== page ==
It was 2012 when the last proper Borderlands game was launched, and during that time Gearbox Software seemed to think that they didn’t need to make another game in the franchise. And yet here we are some seven years later with Borderlands 3 having finally become a reality. There’s a lot of hype about this one and for good reason: like it did with so many other people Borderlands 2 sucked me into its looting and shooting and over the course of the seven years I’ve completed the game numerous times over. I’ve hunted down the rarest gear, shot the biggest enemies and consistently laughed at Handsome Jack’s antics.
It’s a true shame that the hard work of the developers and the game itself are somewhat tarnished by the antics of Randy Pitchford and the degrading reputation of Gearbox as a whole. It’s nearly impossible to separate them however, since supporting Borderlands 3 means supporting those two things directly. For the sake of the review, though, I’m going to stick to talking about the game and leave all the external stuff for another time.
Rather than changing the formula Gearbox have played it safe for the long-awaited sequel, sticking with what made Borderlands 2 work and barely adding anything new. The result is a sequel that feels a lot like Borderlands 2.5 with better graphics and improved gameplay. Whether or not that’s a good thing…well, that’s what this review is for. There’s a lot here to like, and a few things to criticise.
Things kick off with Lilith from the first two games who is still in command of the Crimson Raiders recruiting you to the cause. As a new Vault Hunter you arrive on Pandora in search of loot and glory but instead find yourself being greeted by Claptrap who proceeds to get himself in a bunch of trouble. It’s setup we’ve seen before, one that sets the stage for a game that will feel intimately familiar to anyone who has played the prior games.
The first Borderlands often brought a smile to my face but it was Borderlands 2 that really nailed the irreverent, immature humour and frequently made me bust out laughing. Borderlands 3 aims to deliver the same tone and yet somehow misses the mark by a few miles, a couple of football pitches and a back yard. There’s nothing specific that I can put at as an example, making it difficult to illustrate why about 80% of the jokes just didn’t land. The writing isn’t as sharp and the humour is more forced than it was before.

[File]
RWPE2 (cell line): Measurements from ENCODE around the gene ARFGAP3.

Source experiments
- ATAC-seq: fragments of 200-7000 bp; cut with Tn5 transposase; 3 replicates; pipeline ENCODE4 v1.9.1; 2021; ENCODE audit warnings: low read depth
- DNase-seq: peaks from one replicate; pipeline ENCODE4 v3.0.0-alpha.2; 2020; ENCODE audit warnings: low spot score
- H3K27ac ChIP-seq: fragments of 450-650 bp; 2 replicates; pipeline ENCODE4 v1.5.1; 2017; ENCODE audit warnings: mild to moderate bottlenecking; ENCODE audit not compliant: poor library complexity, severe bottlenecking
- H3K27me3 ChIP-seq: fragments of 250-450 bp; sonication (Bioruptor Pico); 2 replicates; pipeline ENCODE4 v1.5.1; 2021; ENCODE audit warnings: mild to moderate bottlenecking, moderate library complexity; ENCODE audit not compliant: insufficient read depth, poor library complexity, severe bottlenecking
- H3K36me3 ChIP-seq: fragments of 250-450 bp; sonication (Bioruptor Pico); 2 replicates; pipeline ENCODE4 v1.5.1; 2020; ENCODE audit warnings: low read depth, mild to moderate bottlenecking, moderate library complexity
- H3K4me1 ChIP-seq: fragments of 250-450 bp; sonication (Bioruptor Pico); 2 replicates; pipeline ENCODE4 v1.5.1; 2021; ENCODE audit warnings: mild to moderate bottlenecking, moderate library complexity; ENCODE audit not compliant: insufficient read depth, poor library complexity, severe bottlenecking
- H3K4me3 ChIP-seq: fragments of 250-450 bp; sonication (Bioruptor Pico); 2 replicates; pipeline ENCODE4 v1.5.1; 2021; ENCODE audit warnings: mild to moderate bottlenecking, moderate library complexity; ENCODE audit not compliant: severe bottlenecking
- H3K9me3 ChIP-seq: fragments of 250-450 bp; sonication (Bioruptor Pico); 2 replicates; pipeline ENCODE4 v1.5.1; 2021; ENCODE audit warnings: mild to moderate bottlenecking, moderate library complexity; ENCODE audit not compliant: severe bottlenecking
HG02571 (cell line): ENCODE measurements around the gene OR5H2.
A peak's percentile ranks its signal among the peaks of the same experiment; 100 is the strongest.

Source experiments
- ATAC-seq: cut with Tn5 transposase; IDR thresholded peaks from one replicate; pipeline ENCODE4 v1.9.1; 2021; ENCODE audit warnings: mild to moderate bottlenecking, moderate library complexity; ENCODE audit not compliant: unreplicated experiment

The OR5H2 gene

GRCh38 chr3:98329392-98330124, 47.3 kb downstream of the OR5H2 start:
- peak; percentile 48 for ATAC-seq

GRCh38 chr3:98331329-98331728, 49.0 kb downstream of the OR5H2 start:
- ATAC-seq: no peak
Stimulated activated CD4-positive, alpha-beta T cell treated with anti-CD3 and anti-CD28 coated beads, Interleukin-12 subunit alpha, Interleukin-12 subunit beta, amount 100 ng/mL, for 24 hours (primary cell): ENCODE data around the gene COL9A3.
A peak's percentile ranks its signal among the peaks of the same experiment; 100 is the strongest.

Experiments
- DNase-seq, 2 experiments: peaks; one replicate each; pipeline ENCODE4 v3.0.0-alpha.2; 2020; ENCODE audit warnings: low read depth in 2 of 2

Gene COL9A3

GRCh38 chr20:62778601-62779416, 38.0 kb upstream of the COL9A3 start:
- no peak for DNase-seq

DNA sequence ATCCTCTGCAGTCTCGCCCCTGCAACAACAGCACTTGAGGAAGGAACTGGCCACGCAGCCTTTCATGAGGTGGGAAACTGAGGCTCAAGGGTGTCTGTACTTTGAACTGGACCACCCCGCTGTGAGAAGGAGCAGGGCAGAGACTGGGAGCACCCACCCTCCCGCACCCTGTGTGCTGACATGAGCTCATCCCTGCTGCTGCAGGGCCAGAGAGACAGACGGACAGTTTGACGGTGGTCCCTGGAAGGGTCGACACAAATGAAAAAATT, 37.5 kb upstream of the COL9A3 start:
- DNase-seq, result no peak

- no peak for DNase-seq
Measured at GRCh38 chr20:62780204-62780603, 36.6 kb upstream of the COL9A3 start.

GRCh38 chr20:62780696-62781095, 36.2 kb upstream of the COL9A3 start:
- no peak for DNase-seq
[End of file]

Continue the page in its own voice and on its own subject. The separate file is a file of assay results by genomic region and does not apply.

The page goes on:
Take an early character by the name of Lorelei who gives you a couple of side-quests involving getting her some coffee. At first her insane need for caffeine is kind of funny and the idea of going to a laid-back barista bot is enough to elicit a smile, but then…man, Lorelei becomes annoying super fast. The game runs the joke into the ground, and its something it does with almost every other joke in the game; they get stretched out far beyond being funny. It’s beating a dead Skag with a stick.
Perhaps the problem is Gearbox tried to take the success of Handsome Jack in Borderlands 2 and apply it to everyone in Borderlands 3. Now, it feels like every character is wacky, loves to yell and is over the top. It’s too much all the time. If everything is crazy, then nothing is crazy. The few times the game takes a step back and just lets people be people are most welcome moments of respite and some of the best bits in the whole campaign.
Then there’s this game’s bad guys, the Calypso Twins who have gotten themselves a cult of bandits and a taste for power. Their names are Troy and Tyreen, and Tyreen is capable of sucking up the abilities of Sirens, which in the Borderlands universe are rare people with immense powers. Titling themselves as Gods the twins are seeking out the Vaults so that they can wield supreme power, so it’s up to you to get to the Vaults first and kill a lot of stuff in the process. So far, so Borderlands.
The running gag with the Calypso Twins is that they’re styled after streamers and modern day “influencers” right down to their use of, “Like, subscribe and obey” or how Tyreen starts off their many videos with a catchphrase. They live stream to their followers, put out videos full of stupid noises and effects, and constantly reference how their rabid fanbase will do whatever is asked of them. There’s a lot of potential comedy material to be mined from this and I can’t help but feel that Borderlands 2 could have done so much with it. Borderlands 3, though, turns it into a pure cringefest most of the time. It’s kind of funny at first to see the Twins running a galactic sized Youtube channel and pumping out videos packed with yelling and loud noises, but it grows old so quickly. Whenever they popped up on the screen I would let out a colossal groan.
Not everything is a failure, mind you. While the writing just isn’t as sharp as it was in Borderlands 2 there were some genuinely funny moments or cool little storylines. One side quest saw me helping out a Failure Bot by proving my worth to a giant ape king and a genetically modified dinosaur thing before everything culminated in a fight where it was me vs the ape vs the dinosaur thing. Fun times. There are even some big twists by Borderlands standards, including deaths. Hell, Borderlands 3 easily makes the most attempts at genuine emotion and storytelling of the entire franchise, not counting Telltale’s episodic games. One side quest involved a father dealing with the loss of his daughter. It was surprisingly heartfelt for a Borderlands game.